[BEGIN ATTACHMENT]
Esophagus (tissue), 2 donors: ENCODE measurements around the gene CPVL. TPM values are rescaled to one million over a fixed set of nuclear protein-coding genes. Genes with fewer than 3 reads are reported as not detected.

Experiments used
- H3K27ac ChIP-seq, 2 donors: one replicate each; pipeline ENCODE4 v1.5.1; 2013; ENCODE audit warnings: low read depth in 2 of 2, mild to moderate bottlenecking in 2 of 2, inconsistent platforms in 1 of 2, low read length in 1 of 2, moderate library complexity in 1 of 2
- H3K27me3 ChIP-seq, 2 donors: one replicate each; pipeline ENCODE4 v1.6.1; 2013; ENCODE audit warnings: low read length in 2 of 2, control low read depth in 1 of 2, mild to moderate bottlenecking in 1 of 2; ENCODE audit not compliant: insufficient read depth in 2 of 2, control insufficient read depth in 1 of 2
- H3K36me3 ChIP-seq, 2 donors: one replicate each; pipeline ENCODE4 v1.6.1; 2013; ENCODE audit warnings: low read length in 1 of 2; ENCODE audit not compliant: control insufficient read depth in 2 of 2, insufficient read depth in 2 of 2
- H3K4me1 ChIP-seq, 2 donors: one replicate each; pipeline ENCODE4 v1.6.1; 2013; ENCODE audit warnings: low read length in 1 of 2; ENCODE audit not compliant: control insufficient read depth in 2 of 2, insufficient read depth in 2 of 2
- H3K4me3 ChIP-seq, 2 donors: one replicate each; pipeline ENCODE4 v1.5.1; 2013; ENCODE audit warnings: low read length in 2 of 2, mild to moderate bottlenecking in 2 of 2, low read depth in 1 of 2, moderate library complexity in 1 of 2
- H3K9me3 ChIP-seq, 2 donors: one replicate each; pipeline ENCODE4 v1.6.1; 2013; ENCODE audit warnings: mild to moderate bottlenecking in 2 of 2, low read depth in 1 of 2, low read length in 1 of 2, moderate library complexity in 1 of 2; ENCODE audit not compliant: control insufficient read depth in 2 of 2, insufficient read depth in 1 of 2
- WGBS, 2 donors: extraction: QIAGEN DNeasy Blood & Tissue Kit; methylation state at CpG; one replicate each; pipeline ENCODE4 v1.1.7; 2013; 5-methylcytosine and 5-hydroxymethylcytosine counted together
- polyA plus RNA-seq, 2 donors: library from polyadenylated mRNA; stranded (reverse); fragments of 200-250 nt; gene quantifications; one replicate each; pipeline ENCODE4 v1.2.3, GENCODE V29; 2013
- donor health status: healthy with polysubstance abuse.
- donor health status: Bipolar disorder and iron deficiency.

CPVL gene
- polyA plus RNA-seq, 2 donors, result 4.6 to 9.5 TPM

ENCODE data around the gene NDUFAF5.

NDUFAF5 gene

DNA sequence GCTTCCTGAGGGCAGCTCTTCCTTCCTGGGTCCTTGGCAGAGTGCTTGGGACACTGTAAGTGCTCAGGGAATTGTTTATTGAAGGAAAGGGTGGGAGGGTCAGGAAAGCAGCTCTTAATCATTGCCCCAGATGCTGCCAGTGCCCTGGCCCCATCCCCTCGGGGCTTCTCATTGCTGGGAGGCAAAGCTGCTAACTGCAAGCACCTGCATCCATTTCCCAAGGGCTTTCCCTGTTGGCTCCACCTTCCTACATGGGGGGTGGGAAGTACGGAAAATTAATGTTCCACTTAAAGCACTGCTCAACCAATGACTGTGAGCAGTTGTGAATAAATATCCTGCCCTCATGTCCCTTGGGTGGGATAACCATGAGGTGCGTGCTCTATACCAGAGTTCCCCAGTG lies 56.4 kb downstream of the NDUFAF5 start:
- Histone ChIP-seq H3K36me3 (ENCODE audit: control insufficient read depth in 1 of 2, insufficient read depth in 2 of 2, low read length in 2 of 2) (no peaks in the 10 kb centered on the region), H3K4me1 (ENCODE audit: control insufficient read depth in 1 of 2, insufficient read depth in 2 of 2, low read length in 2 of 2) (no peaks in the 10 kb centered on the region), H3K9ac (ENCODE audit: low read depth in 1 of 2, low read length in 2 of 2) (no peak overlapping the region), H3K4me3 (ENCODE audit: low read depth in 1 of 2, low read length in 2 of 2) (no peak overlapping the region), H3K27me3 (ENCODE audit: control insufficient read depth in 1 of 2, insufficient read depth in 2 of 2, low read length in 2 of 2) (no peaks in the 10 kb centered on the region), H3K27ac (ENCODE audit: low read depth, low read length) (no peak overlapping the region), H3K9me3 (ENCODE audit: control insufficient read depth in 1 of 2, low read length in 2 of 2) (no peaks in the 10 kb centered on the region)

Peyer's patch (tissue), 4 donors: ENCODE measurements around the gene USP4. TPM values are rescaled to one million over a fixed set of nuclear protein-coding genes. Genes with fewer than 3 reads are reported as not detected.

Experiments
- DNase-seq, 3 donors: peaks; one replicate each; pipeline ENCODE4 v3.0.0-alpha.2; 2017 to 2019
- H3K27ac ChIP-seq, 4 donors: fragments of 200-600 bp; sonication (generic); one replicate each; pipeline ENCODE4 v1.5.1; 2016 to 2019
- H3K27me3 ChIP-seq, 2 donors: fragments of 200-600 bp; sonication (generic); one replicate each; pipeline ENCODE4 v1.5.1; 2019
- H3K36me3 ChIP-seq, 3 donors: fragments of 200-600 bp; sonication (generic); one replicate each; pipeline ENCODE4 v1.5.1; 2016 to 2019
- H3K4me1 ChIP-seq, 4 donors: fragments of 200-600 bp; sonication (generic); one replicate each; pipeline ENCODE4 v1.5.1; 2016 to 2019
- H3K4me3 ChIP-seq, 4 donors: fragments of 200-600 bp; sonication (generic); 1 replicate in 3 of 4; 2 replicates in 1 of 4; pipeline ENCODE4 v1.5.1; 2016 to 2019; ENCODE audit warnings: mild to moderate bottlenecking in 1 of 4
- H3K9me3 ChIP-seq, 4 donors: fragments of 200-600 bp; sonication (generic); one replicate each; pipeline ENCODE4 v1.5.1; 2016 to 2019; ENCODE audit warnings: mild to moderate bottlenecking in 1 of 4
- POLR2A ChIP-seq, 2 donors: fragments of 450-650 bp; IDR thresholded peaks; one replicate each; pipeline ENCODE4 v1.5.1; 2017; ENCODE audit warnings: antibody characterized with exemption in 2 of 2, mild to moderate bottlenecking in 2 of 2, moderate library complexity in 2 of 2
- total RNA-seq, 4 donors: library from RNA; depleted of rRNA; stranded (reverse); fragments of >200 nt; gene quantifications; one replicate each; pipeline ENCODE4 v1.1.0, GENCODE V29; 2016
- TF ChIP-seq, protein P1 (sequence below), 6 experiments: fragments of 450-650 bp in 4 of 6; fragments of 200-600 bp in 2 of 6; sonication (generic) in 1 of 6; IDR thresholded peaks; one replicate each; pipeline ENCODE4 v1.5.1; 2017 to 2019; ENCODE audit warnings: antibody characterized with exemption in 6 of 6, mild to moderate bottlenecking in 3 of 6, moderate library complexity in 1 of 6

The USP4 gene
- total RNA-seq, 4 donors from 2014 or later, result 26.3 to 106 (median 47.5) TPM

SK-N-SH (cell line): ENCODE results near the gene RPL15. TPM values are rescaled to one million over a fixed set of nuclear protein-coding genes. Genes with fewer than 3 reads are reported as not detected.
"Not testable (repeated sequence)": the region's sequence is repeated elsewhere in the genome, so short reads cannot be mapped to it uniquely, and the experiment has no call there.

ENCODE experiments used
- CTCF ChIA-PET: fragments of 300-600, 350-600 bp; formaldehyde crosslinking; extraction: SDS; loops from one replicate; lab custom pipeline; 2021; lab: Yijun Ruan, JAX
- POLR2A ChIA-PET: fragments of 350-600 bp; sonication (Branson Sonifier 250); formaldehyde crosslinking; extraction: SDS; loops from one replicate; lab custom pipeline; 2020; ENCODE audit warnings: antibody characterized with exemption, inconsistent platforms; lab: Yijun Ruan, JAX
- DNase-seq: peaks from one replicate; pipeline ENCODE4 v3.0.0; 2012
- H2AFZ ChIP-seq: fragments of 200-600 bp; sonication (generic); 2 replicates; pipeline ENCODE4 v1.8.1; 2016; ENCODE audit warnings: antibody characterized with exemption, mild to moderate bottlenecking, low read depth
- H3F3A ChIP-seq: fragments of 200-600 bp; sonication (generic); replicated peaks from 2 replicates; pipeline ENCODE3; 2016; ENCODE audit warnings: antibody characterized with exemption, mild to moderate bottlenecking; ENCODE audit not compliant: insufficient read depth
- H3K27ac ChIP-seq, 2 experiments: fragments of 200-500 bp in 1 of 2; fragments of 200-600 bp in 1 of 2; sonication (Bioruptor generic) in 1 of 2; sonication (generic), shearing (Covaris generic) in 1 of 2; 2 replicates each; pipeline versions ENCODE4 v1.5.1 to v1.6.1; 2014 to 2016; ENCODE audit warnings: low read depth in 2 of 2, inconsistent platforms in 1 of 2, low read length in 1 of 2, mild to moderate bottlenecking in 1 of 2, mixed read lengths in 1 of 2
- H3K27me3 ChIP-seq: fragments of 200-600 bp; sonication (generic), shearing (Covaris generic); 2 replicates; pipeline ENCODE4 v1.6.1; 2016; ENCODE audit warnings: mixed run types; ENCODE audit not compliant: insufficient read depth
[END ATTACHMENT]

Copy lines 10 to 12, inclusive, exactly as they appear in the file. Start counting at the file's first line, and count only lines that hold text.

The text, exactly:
- polyA plus RNA-seq, 2 donors: library from polyadenylated mRNA; stranded (reverse); fragments of 200-250 nt; gene quantifications; one replicate each; pipeline ENCODE4 v1.2.3, GENCODE V29; 2013
- donor health status: healthy with polysubstance abuse.
- donor health status: Bipolar disorder and iron deficiency.